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Carbon Emission Intensity, Economic Development and Energy Factors in 19 G20 Countries: Empirical Analysis Based on a Heterogeneous Panel from 1990 to 2015

Hongze Li (), Fengyun Li (), Di Shi (), Xinhua Yu () and Jianfei Shen ()
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Hongze Li: School of Economics and Management, North China Electric Power University, Beijing 102206, China
Fengyun Li: School of Economics and Management, North China Electric Power University, Beijing 102206, China
Di Shi: School of Economics and Management, North China Electric Power University, Beijing 102206, China
Xinhua Yu: School of Economics and Management, North China Electric Power University, Beijing 102206, China
Jianfei Shen: School of Economics and Management, North China Electric Power University, Beijing 102206, China

Sustainability, 2018, vol. 10, issue 7, 1-26

Abstract: The increasing global climate problem caused by excessive carbon emissions results in global carbon emission reduction governance becoming a top priority and requires close international coordination. Group of Twenty (G20) is gradually becoming the leading agency of global carbon emission reduction governance, but the unbalanced development among G20 countries has hindered the full play of G20’s role. Thus, this paper aims to examine the interrelationships among economic development mode, economic development level, and energy factors including energy use efficiency and structure in 19 G20 countries over the period 1990–2015. Considering the panel heterogeneity and the endogeneity of variables, a series of heterogeneous panel analysis techniques are employed in this paper. The empirical findings suggest that for the panel, the improvement of energy use efficiency and the optimization of energy use structure can help to achieve a low-carbon development mode, implying that some international agreements such as the Copenhagen Accord and Paris Agreement on Climate Change are necessary, binding, and effective. However, for individuals, energy factors and development level influence development mode differently across countries, revealing that each country should formulate specific policies that are consistent with its own actual situation. Finally, this paper discusses the role that G20 can play in the global carbon emissions reduction governance, which provides a reference for global low-carbon and sustainable development.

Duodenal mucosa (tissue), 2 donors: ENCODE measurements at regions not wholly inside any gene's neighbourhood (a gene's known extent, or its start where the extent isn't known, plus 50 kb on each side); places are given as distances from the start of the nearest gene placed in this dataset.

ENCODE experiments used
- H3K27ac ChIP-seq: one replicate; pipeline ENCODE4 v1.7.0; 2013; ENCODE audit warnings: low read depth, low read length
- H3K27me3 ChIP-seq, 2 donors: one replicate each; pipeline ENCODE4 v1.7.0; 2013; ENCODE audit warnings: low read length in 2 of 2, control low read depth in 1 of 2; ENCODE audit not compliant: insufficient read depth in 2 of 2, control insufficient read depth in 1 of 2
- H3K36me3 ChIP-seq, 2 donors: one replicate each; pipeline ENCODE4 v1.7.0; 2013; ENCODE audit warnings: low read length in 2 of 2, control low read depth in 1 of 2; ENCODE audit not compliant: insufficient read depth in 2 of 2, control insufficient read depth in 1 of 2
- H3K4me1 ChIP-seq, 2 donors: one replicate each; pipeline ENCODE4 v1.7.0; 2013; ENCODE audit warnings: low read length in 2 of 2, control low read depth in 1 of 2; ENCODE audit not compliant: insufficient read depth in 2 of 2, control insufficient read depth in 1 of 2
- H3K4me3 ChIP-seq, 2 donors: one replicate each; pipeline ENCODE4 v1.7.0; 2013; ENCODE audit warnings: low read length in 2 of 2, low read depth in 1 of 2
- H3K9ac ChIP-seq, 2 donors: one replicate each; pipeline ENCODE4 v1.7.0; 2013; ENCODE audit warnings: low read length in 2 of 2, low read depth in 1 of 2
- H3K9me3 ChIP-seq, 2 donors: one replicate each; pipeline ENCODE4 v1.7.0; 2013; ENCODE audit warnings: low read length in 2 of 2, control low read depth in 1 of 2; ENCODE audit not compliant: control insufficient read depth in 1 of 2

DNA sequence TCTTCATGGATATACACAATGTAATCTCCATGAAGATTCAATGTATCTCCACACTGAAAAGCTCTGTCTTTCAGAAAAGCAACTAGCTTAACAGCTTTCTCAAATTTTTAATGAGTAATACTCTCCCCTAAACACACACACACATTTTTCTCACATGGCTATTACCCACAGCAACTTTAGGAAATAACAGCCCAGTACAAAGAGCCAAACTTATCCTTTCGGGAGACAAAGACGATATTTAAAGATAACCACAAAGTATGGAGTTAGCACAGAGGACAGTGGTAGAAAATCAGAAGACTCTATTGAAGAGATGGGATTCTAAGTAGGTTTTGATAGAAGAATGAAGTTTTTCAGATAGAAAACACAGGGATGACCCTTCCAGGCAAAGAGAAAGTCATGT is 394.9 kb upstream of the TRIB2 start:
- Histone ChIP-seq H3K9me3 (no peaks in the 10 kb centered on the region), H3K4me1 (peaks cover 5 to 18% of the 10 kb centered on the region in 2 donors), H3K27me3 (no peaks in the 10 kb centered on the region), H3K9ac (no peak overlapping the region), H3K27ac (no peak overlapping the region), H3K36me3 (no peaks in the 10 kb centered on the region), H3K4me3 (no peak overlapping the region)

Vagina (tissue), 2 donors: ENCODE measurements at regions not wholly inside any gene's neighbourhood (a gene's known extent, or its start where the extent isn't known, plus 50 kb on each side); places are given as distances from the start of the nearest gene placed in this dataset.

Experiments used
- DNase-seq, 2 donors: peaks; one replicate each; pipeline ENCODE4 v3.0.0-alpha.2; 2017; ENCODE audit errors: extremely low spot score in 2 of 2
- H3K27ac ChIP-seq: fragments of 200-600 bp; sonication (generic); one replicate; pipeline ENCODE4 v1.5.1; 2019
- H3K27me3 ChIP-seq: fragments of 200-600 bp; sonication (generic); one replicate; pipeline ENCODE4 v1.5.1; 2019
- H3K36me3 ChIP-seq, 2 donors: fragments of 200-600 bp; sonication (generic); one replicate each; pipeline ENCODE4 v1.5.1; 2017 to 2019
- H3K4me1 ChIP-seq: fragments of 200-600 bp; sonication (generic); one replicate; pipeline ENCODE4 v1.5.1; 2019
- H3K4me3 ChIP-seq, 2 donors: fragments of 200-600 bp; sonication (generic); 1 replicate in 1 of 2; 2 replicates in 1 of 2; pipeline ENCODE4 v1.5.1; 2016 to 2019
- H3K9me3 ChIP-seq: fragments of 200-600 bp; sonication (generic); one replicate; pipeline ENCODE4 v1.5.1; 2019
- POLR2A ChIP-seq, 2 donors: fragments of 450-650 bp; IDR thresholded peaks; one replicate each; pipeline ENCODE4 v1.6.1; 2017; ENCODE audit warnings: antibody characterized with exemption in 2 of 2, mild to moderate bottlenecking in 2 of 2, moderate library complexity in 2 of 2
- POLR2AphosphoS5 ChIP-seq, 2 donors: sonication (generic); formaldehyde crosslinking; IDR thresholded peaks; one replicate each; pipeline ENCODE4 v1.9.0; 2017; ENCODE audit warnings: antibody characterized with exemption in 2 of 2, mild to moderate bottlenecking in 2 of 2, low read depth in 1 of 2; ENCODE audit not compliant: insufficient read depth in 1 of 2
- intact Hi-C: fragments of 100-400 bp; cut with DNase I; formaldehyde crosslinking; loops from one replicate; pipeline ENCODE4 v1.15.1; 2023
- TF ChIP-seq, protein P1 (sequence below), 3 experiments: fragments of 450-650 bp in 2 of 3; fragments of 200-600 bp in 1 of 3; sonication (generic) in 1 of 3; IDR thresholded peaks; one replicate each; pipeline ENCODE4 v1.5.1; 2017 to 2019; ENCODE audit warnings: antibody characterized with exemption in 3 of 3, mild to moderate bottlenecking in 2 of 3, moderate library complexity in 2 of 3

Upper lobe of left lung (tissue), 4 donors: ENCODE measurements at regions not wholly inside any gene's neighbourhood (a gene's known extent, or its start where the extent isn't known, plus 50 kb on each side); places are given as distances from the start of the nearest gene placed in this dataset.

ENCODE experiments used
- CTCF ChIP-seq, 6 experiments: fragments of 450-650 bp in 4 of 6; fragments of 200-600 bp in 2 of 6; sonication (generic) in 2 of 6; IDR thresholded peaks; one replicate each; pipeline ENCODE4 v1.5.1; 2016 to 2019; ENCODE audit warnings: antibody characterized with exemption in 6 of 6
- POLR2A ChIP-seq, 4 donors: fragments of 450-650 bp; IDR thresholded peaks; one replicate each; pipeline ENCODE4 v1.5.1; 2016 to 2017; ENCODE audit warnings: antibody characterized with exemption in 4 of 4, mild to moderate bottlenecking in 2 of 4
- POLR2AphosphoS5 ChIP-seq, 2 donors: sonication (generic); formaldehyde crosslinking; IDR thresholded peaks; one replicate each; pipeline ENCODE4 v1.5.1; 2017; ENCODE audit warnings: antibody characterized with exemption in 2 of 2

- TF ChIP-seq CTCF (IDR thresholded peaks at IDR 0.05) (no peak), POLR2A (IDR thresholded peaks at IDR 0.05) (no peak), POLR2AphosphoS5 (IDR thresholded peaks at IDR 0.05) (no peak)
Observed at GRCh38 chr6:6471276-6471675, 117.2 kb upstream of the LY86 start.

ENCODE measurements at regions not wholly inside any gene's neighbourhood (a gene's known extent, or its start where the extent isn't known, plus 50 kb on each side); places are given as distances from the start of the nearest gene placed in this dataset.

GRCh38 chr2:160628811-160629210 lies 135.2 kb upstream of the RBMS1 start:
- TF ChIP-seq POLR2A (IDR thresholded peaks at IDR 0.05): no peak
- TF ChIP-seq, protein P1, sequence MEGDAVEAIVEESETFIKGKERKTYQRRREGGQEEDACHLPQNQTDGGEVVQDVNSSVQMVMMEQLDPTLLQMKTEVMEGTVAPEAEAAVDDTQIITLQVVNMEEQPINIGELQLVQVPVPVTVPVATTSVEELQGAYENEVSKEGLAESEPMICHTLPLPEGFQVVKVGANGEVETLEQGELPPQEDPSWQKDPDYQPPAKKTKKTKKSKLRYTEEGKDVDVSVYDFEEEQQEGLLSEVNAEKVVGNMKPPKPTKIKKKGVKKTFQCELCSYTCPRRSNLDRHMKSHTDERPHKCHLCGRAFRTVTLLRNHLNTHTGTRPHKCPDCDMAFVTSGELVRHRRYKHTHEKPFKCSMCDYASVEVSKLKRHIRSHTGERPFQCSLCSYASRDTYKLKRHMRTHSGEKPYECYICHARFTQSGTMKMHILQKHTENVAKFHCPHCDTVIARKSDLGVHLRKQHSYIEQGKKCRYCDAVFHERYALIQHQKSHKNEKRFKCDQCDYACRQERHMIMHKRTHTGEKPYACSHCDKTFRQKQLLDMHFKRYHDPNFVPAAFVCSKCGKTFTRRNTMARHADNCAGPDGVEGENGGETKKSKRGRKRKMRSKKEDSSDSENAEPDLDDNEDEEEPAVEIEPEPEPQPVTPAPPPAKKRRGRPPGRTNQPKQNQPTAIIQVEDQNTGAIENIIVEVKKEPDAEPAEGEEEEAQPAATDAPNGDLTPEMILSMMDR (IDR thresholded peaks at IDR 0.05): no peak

Keywords: 19 G20 countries; CO 2 emission intensity; energy consumption intensity; fossil energy consumption share; GDP per capita; heterogeneous panel analysis techniques (search for similar items in EconPapers)
JEL-codes: Q Q0 Q2 Q3 Q5 Q56 O13 (search for similar items in EconPapers)
Date: 2018
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